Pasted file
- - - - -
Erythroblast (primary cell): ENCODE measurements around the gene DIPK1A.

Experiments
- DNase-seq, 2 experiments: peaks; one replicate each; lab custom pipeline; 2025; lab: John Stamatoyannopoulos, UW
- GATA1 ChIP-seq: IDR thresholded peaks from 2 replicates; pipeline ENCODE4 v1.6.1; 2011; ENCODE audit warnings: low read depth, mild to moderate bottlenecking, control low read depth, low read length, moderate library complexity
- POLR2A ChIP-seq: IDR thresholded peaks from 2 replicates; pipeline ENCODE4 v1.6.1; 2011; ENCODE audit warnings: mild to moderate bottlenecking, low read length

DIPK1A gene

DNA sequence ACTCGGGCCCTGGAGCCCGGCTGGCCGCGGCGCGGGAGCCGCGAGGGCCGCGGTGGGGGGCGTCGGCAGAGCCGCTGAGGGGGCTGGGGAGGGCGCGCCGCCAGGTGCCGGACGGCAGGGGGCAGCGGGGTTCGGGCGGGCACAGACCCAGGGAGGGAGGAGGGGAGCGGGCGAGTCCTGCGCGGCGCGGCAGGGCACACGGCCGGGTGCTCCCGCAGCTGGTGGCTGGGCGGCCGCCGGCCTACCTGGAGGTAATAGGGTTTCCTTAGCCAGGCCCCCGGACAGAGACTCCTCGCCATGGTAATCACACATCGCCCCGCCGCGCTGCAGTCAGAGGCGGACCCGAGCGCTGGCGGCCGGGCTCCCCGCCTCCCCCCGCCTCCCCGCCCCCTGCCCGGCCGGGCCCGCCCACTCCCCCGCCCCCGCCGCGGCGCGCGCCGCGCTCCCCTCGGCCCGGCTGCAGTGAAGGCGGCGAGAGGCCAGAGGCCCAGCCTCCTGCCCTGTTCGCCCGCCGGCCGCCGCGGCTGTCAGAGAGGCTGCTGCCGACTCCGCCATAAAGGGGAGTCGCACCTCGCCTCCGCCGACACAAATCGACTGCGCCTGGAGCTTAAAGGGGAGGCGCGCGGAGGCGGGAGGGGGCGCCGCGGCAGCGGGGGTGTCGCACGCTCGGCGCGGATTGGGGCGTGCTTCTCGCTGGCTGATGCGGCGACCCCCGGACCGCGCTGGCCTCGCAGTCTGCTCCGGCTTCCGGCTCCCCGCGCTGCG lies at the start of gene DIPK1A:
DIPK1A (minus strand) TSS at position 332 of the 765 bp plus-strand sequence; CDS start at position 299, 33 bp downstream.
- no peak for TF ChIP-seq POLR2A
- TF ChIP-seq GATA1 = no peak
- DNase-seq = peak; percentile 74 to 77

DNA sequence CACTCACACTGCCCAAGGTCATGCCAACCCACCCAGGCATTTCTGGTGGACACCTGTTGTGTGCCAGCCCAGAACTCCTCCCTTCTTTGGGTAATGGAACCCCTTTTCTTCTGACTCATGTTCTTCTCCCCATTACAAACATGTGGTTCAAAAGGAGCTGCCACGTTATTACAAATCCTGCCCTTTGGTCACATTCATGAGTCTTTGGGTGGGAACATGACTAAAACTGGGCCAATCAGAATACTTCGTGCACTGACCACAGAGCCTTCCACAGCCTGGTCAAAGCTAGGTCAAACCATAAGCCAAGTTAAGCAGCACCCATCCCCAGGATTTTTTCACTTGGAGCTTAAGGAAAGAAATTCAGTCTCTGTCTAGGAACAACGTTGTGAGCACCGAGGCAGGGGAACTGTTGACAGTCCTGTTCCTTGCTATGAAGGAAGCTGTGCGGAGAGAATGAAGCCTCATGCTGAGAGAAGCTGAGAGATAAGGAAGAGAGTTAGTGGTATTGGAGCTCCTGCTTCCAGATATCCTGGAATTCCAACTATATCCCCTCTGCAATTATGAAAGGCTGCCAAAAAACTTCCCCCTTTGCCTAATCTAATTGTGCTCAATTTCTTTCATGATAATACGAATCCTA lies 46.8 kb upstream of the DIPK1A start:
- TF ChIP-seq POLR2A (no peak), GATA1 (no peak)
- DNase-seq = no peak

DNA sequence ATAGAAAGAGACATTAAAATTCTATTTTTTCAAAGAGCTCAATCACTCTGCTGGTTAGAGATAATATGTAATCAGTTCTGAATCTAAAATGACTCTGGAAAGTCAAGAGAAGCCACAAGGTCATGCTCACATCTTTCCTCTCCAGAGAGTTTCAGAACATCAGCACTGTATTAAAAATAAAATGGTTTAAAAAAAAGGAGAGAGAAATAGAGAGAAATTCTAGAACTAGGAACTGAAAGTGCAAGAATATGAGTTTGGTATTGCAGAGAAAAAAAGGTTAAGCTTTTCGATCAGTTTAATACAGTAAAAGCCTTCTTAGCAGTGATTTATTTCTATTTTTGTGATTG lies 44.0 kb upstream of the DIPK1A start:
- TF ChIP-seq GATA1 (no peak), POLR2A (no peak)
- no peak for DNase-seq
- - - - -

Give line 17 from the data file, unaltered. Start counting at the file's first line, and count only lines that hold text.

- no peak for DNase-seq